Gym Hygiene Tips from Biomaster

The fitness industry in the UK is booming, with over 9 million of us now signed up with a gym or health club, according to an industry report.

A regular workout can do wonders for our health but, as with many high traffic areas, gym equipment can harbour all kinds of bacteria which can pose a possibility of spreading infections.

Those of us with sturdy immune systems probably won’t find ourselves affected by these bacteria, but vulnerable people or those with underlying health issues should take extra care to minimise the risk of catching a nasty bug.

Read on for 10 tips from Biomaster for practicing good hygiene in the gym:

1. Wash your hands

Practicing good hand hygiene is probably the most important way of reducing bacteria spreading.  Washing your hands before and after working out can help make your gym session that bit more hygienic – after all, you don’t know who was last to use those free weights.

2. Use a plaster

Staphylococcus aureus is one of the most common bacteria to be found on gym equipment.  Some of us carry this and its antibiotic resistant strain MRSA without any issue but for others it can cause serious infection so make sure you cover up any cuts or broken skin with a plaster or a bandage.

3. Wipe down your equipment

Wiping down before and after you use any equipment isn’t just good gym etiquette.  Getting rid of the perspiration on surfaces can help to reduce the transmission of MRSA or fungal infections.  Just make sure you use a separate towel for wiping your face.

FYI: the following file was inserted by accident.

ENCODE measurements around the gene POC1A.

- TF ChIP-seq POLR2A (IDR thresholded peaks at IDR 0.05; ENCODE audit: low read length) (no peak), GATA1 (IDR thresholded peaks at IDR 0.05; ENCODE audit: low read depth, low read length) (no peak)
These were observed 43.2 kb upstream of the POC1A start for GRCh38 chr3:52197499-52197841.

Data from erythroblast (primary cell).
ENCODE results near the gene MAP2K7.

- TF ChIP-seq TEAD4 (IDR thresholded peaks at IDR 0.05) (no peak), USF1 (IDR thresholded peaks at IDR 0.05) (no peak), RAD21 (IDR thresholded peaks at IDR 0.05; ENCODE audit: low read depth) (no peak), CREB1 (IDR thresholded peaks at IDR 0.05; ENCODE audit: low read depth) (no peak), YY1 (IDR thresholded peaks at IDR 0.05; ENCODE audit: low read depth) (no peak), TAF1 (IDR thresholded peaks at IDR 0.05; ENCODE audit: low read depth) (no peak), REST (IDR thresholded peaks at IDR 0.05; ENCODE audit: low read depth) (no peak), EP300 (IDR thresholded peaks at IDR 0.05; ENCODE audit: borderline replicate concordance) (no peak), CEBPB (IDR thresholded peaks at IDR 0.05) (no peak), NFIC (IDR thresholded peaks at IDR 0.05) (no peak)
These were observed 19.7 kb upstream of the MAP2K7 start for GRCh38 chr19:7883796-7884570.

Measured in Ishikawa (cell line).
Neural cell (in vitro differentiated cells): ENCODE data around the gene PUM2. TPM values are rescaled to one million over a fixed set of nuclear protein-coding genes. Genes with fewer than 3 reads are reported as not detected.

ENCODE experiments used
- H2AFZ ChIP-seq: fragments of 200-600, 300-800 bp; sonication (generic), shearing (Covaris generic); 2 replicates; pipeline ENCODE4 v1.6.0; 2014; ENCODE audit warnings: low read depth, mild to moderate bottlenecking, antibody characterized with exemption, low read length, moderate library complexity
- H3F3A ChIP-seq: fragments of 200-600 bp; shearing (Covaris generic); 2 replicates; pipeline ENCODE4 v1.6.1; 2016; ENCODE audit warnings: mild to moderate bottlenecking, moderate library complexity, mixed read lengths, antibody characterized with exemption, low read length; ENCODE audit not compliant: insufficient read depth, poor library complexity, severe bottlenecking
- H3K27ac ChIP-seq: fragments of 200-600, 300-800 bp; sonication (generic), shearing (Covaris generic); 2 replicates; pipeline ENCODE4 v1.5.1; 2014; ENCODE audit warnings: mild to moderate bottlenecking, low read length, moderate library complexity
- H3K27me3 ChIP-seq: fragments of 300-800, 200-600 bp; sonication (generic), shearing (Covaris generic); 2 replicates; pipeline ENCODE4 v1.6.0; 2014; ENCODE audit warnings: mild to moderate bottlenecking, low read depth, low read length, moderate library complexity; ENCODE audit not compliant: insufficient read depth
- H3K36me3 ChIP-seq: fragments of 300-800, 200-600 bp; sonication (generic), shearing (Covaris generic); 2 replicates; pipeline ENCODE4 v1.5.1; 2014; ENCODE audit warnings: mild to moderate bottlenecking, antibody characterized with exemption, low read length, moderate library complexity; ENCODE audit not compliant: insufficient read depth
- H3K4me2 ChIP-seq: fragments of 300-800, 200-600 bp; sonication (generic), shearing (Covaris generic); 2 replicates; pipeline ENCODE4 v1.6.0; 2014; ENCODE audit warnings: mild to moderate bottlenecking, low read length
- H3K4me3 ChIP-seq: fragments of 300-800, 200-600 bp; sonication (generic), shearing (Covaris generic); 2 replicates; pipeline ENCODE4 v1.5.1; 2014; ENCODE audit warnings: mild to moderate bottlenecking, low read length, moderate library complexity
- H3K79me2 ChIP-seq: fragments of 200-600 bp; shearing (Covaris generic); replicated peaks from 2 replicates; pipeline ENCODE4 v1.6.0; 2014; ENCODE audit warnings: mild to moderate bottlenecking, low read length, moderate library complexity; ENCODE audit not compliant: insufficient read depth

4. Hygienic hydration

Rather than drinking directly from the communal water fountain, invest in a BPA-free, refillable water bottle and wash thoroughly between gym trips.  Avoid bottles with a spout you have to pull up and opt for a screw cap instead to help stop your hands transferring bacteria. Don't forgot to wash out your protein shaker too.

5. Hands off your face

Your eyes, mouth and nose are all high risk pathways for contracting bugs.  If your hands are touching dirty equipment and then touching sensitive areas on your face you may be at risk of spreading infectious bacteria. 

6. Don’t go barefoot in communal areas

Fungal infections can be rife in shared areas like changing rooms and showers so make sure you wear something on your feet so you don’t catch an infection like Athlete’s foot.

7. Don’t share personal items

Avoid sharing towels, water bottles or even earphones as these could potentially be carriers for Staphylococcus aureus.

8. Separate your kit…

After you’ve changed out of your gym kit or used your towel, keep them in a plastic bag inside your gym bag to stop any bacteria transferring onto the inside of your bag or to other clothes.

9. …then wash it

To stop that dreaded old gym kit smell, make sure you wash your used clothes and towels as soon as you can.  Don’t forget to air out your trainers too as these can build up odour causing bacteria and fungus.

Silver ion technology can incorporated into any textile to make it more hygienic and reduce bad odours. It can also be applied as a laundry wash, helping gym clothes smell fresh for much longer.

10. Have a rest day

Finally, if you’re ill with a cold or the flu then it’s probably best to avoid the gym and stay at home to rest up.  Your body will thank you for the rest and your fellow gym-goers will appreciate not catching your cold.


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